Above is last nights Gruppe again. A commenter mentioned how dark the transoms of the boats and several other shadowed portions of this painting were. They do seem real dark and I am not sure if that is the reproduction or the way the painting really looks. I have seen a number of different versions of this painting. Gruppe returned repeatedly to a place and made the same or a similar picture many times.
Here is the big zig-zagging design that leads you into the picture. It takes you out of the foreground shadow, past the illuminated boat that is the big punchline and out into the distance. Gruppe put this here on purpose. The ice in the foreground may have been suggested this treatment but you can be certain Gruppe installed that big zig-zag. Incidentally I know and have painted this location, in Gloucester, on Rocky Neck. Very little of the old Gloucester waterfront that Gruppe painted still remains. I am glad I saw the last of the wooden draggers there, which are now all gone.
This entire painting is also filled with inward pointing arrows. Here is an illustration of them. All of them give commands to the viewer, "right this way, please" That red building in the background is the only thing he has delineated for us to look at, so it is important. Look at this tactic he uses......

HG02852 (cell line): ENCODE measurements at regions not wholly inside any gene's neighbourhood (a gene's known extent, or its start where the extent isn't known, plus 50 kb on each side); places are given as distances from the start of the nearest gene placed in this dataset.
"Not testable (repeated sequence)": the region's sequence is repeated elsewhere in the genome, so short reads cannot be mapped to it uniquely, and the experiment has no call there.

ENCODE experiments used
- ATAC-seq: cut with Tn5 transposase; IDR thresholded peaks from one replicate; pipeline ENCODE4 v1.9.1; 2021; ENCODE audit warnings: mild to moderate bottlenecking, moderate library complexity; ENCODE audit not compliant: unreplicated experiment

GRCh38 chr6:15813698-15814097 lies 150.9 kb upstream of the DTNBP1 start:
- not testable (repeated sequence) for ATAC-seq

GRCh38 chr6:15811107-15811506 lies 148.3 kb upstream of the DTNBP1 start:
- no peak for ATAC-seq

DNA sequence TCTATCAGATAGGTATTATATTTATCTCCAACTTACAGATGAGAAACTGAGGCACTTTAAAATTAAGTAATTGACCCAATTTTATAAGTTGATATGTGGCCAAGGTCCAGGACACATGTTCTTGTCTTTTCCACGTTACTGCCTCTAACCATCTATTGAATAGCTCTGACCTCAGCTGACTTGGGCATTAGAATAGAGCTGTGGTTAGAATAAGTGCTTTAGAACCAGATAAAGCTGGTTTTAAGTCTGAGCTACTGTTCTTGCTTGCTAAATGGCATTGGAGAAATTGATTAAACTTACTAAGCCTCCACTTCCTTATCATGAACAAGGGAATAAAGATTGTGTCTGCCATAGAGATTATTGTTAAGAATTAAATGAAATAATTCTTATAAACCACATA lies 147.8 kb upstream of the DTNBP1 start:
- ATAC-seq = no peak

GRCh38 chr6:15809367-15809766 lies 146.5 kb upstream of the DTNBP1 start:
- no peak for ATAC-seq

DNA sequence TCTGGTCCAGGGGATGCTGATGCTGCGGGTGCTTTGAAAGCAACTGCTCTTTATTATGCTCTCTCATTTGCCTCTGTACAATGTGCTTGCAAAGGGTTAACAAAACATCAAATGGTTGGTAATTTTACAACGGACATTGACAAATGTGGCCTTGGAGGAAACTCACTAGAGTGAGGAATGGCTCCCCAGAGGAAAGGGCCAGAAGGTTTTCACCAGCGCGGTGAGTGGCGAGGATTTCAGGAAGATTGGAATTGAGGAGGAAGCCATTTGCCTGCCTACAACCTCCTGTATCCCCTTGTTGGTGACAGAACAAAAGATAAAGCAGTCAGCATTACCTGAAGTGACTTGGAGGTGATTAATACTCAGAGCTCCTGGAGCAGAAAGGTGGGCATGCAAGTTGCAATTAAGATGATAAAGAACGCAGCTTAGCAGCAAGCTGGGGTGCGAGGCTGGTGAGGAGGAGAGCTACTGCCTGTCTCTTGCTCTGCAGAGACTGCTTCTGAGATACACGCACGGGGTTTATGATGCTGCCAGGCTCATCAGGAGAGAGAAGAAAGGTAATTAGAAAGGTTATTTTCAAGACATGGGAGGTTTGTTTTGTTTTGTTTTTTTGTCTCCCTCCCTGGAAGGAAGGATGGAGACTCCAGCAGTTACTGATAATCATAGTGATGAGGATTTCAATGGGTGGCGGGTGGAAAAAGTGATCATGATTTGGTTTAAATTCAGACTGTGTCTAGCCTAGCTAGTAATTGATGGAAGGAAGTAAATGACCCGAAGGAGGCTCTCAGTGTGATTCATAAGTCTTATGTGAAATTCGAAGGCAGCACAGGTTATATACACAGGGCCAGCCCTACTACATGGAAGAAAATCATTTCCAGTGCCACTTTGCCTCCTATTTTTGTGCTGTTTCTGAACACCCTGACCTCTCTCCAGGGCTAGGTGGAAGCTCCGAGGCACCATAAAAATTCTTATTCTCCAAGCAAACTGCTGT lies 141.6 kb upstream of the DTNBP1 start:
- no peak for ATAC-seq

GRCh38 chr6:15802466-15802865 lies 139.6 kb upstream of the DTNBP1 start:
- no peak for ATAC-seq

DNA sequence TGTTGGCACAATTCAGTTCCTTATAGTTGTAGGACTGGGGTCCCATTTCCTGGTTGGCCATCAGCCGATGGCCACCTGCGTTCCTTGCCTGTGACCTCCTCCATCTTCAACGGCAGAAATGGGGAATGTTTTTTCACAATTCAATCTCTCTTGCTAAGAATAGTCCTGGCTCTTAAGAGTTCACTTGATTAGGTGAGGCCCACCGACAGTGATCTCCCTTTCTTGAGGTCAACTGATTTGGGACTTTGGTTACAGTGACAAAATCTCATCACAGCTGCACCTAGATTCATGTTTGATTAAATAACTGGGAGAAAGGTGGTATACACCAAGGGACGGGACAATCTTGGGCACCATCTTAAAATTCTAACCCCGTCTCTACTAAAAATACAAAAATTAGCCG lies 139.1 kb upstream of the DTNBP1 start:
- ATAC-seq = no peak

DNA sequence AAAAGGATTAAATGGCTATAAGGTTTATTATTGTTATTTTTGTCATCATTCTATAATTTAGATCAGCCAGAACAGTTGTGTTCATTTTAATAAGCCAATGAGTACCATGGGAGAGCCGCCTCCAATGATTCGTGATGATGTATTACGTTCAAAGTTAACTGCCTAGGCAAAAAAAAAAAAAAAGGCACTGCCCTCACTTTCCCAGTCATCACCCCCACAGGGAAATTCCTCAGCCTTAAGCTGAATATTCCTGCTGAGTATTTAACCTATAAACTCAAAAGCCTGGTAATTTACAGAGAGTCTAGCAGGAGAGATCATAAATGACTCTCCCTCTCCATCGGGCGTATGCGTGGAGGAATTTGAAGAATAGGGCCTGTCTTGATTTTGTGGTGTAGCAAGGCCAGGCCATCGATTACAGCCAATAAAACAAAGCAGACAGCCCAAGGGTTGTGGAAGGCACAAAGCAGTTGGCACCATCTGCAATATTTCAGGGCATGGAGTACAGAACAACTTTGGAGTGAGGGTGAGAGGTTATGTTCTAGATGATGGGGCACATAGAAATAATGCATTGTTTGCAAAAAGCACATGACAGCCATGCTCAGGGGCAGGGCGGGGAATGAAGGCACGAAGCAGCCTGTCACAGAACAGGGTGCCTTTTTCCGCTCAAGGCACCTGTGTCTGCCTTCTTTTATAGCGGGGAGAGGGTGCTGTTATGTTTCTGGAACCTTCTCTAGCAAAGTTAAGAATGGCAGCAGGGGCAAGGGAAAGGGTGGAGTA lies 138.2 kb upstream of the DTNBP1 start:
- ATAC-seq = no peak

Everything on the left hand side of the picture (1) is in front of everything on the right hand side (2).
That is an effective way of establishing depth in the painting. The objects on the left are in close and those on the right are out in the middle ground. The contents of this picture march inwards starting from the lower left. This oblique procession is the opposite of a fault I often point out in student work, where the entire painting marches across the picture from one wall to the other, equidistant to the viewer like a frieze. This is using design to establish depth. Also everything on the left hand side of that diagonal division is in the shadow, and that to the right of the divider is in the light. The picture has about 2/3 of its visual weight on one side of that line and 1/3 on the other. An artistic balance of unequal elements.
The size of his marks decreases as they go into the background. He tells us very little about what is going on back there, allowing us to fill in the details.
Gruppe has also linked a lot of the darks, particularly in that foreground. Squint down and see how they are joined. He then has thrown one nice chunk of dark against the light of that boat on the right. That is a nice touch that gives the area drama.